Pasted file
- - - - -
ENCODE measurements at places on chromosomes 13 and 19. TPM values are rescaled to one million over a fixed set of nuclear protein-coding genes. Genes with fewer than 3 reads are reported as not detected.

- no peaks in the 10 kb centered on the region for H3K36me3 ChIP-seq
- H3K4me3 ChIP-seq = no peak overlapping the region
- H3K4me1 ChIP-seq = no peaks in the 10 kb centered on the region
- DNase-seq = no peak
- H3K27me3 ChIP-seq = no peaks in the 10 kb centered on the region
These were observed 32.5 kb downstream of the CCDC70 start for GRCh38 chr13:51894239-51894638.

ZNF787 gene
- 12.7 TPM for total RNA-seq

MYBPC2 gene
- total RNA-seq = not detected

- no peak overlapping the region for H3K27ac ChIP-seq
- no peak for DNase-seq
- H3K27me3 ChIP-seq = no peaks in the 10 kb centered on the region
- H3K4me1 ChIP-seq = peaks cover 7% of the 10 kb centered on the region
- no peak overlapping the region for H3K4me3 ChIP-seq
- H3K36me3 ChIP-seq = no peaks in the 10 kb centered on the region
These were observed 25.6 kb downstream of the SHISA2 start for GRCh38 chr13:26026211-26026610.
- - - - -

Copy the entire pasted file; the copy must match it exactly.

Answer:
ENCODE measurements at places on chromosomes 13 and 19. TPM values are rescaled to one million over a fixed set of nuclear protein-coding genes. Genes with fewer than 3 reads are reported as not detected.

- no peaks in the 10 kb centered on the region for H3K36me3 ChIP-seq
- H3K4me3 ChIP-seq = no peak overlapping the region
- H3K4me1 ChIP-seq = no peaks in the 10 kb centered on the region
- DNase-seq = no peak
- H3K27me3 ChIP-seq = no peaks in the 10 kb centered on the region
These were observed 32.5 kb downstream of the CCDC70 start for GRCh38 chr13:51894239-51894638.

ZNF787 gene
- 12.7 TPM for total RNA-seq

MYBPC2 gene
- total RNA-seq = not detected

- no peak overlapping the region for H3K27ac ChIP-seq
- no peak for DNase-seq
- H3K27me3 ChIP-seq = no peaks in the 10 kb centered on the region
- H3K4me1 ChIP-seq = peaks cover 7% of the 10 kb centered on the region
- no peak overlapping the region for H3K4me3 ChIP-seq
- H3K36me3 ChIP-seq = no peaks in the 10 kb centered on the region
These were observed 25.6 kb downstream of the SHISA2 start for GRCh38 chr13:26026211-26026610.